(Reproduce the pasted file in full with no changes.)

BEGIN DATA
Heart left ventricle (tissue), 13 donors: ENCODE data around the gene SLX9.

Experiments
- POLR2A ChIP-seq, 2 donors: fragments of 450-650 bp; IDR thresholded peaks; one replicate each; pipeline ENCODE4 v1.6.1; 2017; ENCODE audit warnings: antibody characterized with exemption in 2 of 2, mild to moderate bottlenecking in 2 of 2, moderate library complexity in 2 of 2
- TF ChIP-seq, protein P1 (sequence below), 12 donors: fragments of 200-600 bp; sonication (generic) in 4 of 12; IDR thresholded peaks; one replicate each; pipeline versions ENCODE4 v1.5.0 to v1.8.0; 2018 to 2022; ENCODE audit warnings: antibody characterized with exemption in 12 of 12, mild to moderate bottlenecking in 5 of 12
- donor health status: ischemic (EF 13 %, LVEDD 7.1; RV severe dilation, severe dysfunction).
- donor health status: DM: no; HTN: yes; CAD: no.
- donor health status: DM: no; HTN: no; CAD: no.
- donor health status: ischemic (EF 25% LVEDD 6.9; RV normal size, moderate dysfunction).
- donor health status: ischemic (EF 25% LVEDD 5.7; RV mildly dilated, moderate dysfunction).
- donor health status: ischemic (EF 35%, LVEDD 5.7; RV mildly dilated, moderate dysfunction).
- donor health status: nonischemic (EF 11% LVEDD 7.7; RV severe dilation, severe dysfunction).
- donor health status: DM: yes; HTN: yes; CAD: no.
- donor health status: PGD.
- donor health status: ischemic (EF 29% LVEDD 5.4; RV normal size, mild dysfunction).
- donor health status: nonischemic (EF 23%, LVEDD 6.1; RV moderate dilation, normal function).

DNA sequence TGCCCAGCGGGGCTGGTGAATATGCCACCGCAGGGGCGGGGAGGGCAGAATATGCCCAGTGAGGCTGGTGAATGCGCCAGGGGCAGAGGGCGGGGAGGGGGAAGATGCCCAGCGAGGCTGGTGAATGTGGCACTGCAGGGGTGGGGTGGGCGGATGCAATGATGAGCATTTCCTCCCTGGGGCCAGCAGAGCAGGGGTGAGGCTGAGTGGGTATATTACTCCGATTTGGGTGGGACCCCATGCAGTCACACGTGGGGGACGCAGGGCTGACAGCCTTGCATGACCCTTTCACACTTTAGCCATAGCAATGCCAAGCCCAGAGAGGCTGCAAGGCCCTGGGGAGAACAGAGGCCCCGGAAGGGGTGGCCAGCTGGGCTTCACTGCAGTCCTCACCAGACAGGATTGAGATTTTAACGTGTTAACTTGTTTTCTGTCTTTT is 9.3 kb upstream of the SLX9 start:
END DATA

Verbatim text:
Heart left ventricle (tissue), 13 donors: ENCODE data around the gene SLX9.

Experiments
- POLR2A ChIP-seq, 2 donors: fragments of 450-650 bp; IDR thresholded peaks; one replicate each; pipeline ENCODE4 v1.6.1; 2017; ENCODE audit warnings: antibody characterized with exemption in 2 of 2, mild to moderate bottlenecking in 2 of 2, moderate library complexity in 2 of 2
- TF ChIP-seq, protein P1 (sequence below), 12 donors: fragments of 200-600 bp; sonication (generic) in 4 of 12; IDR thresholded peaks; one replicate each; pipeline versions ENCODE4 v1.5.0 to v1.8.0; 2018 to 2022; ENCODE audit warnings: antibody characterized with exemption in 12 of 12, mild to moderate bottlenecking in 5 of 12
- donor health status: ischemic (EF 13 %, LVEDD 7.1; RV severe dilation, severe dysfunction).
- donor health status: DM: no; HTN: yes; CAD: no.
- donor health status: DM: no; HTN: no; CAD: no.
- donor health status: ischemic (EF 25% LVEDD 6.9; RV normal size, moderate dysfunction).
- donor health status: ischemic (EF 25% LVEDD 5.7; RV mildly dilated, moderate dysfunction).
- donor health status: ischemic (EF 35%, LVEDD 5.7; RV mildly dilated, moderate dysfunction).
- donor health status: nonischemic (EF 11% LVEDD 7.7; RV severe dilation, severe dysfunction).
- donor health status: DM: yes; HTN: yes; CAD: no.
- donor health status: PGD.
- donor health status: ischemic (EF 29% LVEDD 5.4; RV normal size, mild dysfunction).
- donor health status: nonischemic (EF 23%, LVEDD 6.1; RV moderate dilation, normal function).

DNA sequence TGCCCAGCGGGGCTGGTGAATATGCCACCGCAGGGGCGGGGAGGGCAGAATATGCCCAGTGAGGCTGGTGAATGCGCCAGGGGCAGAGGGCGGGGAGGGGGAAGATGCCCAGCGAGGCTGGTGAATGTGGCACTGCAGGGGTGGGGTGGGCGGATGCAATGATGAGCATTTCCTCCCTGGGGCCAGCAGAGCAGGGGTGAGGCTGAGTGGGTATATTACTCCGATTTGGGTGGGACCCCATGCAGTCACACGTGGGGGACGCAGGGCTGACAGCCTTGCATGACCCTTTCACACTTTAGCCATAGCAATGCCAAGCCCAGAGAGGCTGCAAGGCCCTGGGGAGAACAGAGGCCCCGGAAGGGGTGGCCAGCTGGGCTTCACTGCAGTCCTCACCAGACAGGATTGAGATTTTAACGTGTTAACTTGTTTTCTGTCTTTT is 9.3 kb upstream of the SLX9 start: